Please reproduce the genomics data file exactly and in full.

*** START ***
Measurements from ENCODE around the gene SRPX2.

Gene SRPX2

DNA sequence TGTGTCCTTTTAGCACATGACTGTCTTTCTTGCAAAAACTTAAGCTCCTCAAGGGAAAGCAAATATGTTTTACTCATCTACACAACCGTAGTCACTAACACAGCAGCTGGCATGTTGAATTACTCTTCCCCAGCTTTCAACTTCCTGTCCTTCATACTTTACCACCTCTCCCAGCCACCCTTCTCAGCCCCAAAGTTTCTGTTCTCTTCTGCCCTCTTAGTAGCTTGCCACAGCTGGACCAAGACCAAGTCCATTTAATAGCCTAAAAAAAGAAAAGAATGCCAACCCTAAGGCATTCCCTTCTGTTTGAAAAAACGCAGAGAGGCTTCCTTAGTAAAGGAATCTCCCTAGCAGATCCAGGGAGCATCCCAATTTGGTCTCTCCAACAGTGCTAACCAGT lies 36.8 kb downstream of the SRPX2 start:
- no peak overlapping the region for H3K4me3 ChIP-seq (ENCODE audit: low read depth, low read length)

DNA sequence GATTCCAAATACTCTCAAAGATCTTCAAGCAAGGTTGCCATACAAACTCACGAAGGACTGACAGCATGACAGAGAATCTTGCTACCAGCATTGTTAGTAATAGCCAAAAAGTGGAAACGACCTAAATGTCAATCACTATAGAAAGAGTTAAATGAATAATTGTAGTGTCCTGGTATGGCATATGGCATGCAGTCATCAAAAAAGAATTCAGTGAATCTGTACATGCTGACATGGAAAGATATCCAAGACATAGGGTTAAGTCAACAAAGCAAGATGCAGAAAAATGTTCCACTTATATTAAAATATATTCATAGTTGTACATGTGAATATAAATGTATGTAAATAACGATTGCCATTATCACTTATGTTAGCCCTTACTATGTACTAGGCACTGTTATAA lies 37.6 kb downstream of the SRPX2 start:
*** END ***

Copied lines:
Measurements from ENCODE around the gene SRPX2.

Gene SRPX2

DNA sequence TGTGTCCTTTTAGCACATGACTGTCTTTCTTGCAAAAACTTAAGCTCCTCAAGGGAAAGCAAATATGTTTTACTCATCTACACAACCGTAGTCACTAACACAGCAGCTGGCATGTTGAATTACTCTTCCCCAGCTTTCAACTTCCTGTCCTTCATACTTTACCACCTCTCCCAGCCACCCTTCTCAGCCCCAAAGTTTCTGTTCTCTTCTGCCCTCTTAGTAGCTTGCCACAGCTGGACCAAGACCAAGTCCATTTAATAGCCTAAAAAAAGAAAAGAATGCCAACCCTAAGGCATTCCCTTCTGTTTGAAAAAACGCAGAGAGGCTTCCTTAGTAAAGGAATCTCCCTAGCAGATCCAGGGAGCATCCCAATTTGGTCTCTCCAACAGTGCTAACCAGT lies 36.8 kb downstream of the SRPX2 start:
- no peak overlapping the region for H3K4me3 ChIP-seq (ENCODE audit: low read depth, low read length)

DNA sequence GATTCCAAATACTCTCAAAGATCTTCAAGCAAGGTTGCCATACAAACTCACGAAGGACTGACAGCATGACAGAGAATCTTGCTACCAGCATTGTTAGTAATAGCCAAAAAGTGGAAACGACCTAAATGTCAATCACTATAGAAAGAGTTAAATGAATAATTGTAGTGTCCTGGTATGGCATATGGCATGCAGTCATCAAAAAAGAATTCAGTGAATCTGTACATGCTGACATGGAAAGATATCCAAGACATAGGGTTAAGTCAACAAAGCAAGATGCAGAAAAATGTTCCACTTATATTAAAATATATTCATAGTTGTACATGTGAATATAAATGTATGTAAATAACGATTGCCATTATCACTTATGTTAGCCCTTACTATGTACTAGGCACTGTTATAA lies 37.6 kb downstream of the SRPX2 start: